Today, the 10 year old girl who is playing Dormouse in Alice in Wonderland gave me a poem she had written in summer school last week. It's an acrostic (remember those?):
Different than normal mice
Outdoors is not their favorite friend
Observe them carefully (We talked about the poem last week and I reminded her that dormouse only has one "o.")
Ranches are where they live
Many different colors
Oddballs they are
Umbrellas are were [sic] they hide
Small and cute
Eagles like to eat them

I realized just now that I have been working with kids long enough, and with enough kids, that I've got a collection of items from them, including all the nametags I made during my work with New York Cares and the "art" I made with the 5 year old daughter of the stagemanager of My Fair Lady. (She had obviously just learned the letters i, s, and t, because those were all she used to "spell out" my favorite foods on neon post-its. I also taught her how to draw a cake and how to write and spell "chocolate.")

I can't even begin to imagine what I'll add to my collection while in school next year.

Sunday, July 13, 2008

thought of the moment, 24: such a teacher

I actually just put the words "she's just a joy" into an email to one of my kids' parents.

5th grade math classes, here I come!

Thursday, July 10, 2008


This made me cry. A lot.

Wednesday, July 9, 2008

guilty pleasure #127188

Ever since Deanna picked the right guy on the finale of this season's Bachelorette, I've become mildly obsessed with the show.

Maybe I should make it a point to watch the next season. Those Bachelorettes seem to know how to pick 'em ( remember Trista and Ryan?).

I sort of hate to admit it, but I think this season's couple are pretty cute together.

Tuesday, July 8, 2008

Alice in Wonderland, vol. IV

We're about three weeks away from tech week, which is a little mind-boggling considering we just walked through Act III yesterday afternoon. Definitely feeling the inevitable crunch of time when you consider 15 kids, the range of ages, and the fact that most of the rest of the play involves our entire cast onstage. Not to mention regular absences and no technical elements yet. (Although, our costume designer and props manager are on board and working hard to get everything done in time.)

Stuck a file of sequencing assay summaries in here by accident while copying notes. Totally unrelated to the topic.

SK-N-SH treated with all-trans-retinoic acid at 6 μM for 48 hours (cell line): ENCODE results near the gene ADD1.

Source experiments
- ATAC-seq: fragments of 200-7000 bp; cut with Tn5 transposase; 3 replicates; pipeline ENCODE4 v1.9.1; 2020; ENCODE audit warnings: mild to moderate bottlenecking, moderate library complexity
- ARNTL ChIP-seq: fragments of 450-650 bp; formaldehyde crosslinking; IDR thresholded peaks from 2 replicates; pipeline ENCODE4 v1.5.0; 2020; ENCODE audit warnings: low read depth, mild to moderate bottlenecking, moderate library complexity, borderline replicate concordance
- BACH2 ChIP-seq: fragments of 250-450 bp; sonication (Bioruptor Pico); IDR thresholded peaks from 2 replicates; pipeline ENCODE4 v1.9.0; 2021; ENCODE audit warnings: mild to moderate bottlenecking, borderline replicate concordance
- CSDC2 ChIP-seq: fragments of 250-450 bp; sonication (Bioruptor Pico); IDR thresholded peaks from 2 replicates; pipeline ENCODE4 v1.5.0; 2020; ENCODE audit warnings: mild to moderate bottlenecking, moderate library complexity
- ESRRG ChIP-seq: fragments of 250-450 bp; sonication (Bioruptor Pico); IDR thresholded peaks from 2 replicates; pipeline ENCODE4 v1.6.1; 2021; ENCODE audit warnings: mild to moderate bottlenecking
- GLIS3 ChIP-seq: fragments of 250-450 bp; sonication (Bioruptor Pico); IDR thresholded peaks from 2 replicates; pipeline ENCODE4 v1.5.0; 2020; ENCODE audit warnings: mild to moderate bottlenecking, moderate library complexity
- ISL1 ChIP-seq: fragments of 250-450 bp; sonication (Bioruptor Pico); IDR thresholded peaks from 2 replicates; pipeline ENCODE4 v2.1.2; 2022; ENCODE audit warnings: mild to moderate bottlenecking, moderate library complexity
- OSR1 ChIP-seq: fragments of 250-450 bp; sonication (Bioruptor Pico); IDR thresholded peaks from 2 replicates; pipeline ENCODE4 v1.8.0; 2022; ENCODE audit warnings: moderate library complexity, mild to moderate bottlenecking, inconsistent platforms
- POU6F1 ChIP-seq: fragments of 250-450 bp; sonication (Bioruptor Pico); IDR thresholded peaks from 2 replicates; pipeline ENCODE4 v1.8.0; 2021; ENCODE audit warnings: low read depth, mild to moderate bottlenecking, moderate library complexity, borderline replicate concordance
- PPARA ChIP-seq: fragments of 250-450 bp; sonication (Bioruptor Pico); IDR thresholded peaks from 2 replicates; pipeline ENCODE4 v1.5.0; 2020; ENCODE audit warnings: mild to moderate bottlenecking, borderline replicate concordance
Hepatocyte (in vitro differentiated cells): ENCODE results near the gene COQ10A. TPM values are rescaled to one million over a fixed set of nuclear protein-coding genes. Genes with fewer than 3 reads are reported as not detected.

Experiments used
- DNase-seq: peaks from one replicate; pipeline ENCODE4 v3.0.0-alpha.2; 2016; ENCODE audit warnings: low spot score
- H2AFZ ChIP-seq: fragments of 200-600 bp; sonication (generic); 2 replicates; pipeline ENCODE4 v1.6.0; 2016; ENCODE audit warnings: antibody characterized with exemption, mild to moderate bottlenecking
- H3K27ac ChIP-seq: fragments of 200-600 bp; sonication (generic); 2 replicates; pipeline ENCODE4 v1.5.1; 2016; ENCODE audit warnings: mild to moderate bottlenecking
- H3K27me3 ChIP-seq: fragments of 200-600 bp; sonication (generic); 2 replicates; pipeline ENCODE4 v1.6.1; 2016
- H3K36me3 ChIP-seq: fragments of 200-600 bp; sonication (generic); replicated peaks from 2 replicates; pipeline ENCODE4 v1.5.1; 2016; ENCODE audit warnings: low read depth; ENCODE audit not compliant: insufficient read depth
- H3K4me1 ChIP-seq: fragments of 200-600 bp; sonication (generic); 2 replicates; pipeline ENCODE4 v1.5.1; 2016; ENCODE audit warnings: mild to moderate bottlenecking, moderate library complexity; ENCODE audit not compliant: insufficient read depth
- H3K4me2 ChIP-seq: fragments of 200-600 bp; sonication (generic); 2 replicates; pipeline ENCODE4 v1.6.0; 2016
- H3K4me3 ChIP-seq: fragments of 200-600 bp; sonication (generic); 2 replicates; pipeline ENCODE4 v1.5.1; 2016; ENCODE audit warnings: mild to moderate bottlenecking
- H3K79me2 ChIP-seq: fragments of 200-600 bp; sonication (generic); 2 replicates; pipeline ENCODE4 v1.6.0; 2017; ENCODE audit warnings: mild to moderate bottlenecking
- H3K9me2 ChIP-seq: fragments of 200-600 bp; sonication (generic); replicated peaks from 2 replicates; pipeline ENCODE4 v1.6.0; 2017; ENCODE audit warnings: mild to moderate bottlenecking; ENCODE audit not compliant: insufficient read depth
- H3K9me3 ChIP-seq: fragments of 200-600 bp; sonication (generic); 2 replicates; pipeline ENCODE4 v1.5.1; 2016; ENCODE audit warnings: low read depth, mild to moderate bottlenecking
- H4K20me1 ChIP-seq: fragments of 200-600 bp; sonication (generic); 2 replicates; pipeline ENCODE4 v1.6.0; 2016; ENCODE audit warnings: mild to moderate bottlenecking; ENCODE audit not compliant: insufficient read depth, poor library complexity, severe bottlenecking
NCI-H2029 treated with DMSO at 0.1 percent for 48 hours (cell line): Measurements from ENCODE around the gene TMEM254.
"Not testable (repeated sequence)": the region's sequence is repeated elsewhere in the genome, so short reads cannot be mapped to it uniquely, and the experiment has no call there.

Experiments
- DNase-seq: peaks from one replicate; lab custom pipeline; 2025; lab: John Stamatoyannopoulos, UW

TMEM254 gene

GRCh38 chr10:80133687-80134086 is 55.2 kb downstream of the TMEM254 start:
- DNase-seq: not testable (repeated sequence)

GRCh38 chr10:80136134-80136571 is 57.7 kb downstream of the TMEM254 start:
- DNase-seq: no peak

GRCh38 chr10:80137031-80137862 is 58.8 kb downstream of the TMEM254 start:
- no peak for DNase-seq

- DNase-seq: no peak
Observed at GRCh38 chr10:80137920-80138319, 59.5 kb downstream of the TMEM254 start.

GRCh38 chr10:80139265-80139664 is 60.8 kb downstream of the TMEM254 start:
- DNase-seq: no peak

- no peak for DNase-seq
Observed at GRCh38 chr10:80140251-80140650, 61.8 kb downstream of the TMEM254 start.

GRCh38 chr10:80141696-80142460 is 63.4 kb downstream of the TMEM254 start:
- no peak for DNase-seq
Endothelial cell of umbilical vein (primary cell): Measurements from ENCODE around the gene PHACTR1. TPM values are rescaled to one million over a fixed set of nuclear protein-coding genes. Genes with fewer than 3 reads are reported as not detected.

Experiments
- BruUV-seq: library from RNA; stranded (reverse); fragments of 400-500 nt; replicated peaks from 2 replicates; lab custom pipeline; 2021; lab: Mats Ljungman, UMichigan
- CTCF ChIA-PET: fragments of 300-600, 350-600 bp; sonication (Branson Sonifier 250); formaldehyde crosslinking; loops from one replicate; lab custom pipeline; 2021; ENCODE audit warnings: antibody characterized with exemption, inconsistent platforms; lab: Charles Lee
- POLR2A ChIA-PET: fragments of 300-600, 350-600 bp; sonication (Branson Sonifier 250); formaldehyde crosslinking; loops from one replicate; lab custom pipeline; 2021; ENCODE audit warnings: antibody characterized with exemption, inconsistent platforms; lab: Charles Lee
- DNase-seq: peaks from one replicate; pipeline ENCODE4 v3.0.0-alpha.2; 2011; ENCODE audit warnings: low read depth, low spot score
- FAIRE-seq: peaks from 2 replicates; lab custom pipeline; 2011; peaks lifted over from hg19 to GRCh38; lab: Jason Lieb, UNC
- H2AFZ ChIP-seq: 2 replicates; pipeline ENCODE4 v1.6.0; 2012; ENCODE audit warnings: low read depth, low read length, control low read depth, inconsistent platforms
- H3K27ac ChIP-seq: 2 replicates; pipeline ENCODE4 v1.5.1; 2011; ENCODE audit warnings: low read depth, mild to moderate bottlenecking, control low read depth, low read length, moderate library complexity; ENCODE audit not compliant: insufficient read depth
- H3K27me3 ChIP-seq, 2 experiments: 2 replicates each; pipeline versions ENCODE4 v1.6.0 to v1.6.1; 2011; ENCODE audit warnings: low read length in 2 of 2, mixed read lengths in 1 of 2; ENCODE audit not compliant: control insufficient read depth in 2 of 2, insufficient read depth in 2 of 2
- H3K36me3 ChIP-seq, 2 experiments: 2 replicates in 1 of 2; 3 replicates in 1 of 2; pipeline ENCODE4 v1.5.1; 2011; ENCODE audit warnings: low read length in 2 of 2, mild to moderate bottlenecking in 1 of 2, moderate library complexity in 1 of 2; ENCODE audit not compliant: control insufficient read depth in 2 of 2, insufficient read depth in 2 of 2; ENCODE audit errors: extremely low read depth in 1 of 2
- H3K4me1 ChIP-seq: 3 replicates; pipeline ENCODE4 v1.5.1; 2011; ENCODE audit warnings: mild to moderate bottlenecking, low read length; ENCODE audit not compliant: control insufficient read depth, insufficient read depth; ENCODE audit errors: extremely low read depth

I ran a few rehearsals at the end of June without K and then the 4th of July happened, so we're basically playing catch-up from days off and trying to sustain a certain momentum and hoping not to overwhelm the kids, and I'm not sure how successful we've been at any of it. S keeps reminding me that the main thing is these kids have fun, and I think I'm so bogged down by details I can't quite tell if they actually are. Not to mention that their having fun is certainly a key point, but we can't forget that at the end of this process, they're going to be onstage alone 4 times a weekend for 2 weeks. There's a certain urgency to what we're doing too; despite the fun, it's also a ton of work. I'm not positive all the kids realize this or have a sense of the end result being something they have to do all by themselves.

At this point, it's a matter of time-managing to the last minute and giving those that need individual attention their due. I'm finding it difficult to keep a purely positive attitude because at a certain point, the show will just be what it's going to be, and whatever energy I put into it doesn't really change that. Not that I'm not doing my best, just that my best under these circumstances will only result in so much.

All of that aside, the end of the show is going to be striking, I think. Our costumes are going to be fantastic; our props manager is an utter genius; and 3 weeks goes very quickly.

(In other news, I've booked my one-way ticket to Boston for August 19, which is so soon, it makes me die a little on the inside.)